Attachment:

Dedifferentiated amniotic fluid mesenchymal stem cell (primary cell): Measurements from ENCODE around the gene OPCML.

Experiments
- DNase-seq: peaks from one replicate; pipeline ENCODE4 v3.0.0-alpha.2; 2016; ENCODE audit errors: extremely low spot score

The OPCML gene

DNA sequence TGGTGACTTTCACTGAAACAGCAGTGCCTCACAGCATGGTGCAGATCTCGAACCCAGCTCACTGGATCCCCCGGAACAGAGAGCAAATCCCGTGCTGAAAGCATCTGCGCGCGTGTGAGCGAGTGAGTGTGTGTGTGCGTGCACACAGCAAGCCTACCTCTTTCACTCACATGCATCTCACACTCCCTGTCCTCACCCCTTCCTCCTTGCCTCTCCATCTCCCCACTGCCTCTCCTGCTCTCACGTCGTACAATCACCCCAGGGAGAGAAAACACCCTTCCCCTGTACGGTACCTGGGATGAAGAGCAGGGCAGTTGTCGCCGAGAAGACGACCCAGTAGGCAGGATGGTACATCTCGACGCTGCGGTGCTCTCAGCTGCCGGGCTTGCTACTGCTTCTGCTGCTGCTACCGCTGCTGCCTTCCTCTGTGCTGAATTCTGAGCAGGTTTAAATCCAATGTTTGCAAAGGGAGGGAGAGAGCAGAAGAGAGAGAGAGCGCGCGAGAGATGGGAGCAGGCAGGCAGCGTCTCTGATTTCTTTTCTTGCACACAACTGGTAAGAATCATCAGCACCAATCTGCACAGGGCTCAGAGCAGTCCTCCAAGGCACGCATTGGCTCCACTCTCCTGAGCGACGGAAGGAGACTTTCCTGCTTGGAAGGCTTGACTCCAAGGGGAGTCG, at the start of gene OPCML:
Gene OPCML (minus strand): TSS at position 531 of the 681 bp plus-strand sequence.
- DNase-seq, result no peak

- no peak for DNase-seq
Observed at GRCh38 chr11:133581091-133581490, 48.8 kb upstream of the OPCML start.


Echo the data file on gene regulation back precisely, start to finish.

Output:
Dedifferentiated amniotic fluid mesenchymal stem cell (primary cell): Measurements from ENCODE around the gene OPCML.

Experiments
- DNase-seq: peaks from one replicate; pipeline ENCODE4 v3.0.0-alpha.2; 2016; ENCODE audit errors: extremely low spot score

The OPCML gene

DNA sequence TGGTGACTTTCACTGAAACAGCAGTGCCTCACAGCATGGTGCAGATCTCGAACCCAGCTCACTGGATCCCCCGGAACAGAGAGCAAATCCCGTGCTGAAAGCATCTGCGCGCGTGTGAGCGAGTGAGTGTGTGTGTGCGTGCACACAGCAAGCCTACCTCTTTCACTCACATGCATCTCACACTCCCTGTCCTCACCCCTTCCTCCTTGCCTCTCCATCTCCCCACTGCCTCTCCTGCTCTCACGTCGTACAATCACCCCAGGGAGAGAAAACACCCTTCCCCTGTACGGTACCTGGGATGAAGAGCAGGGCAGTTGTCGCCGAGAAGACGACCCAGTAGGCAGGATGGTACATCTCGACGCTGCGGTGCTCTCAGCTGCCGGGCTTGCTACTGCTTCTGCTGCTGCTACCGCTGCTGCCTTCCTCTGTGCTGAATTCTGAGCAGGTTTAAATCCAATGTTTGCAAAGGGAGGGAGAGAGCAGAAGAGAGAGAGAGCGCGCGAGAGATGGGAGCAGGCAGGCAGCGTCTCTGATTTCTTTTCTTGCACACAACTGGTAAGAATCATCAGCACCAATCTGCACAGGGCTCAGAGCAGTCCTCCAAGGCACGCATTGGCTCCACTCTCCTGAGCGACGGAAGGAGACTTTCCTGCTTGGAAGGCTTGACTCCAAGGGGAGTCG, at the start of gene OPCML:
Gene OPCML (minus strand): TSS at position 531 of the 681 bp plus-strand sequence.
- DNase-seq, result no peak

- no peak for DNase-seq
Observed at GRCh38 chr11:133581091-133581490, 48.8 kb upstream of the OPCML start.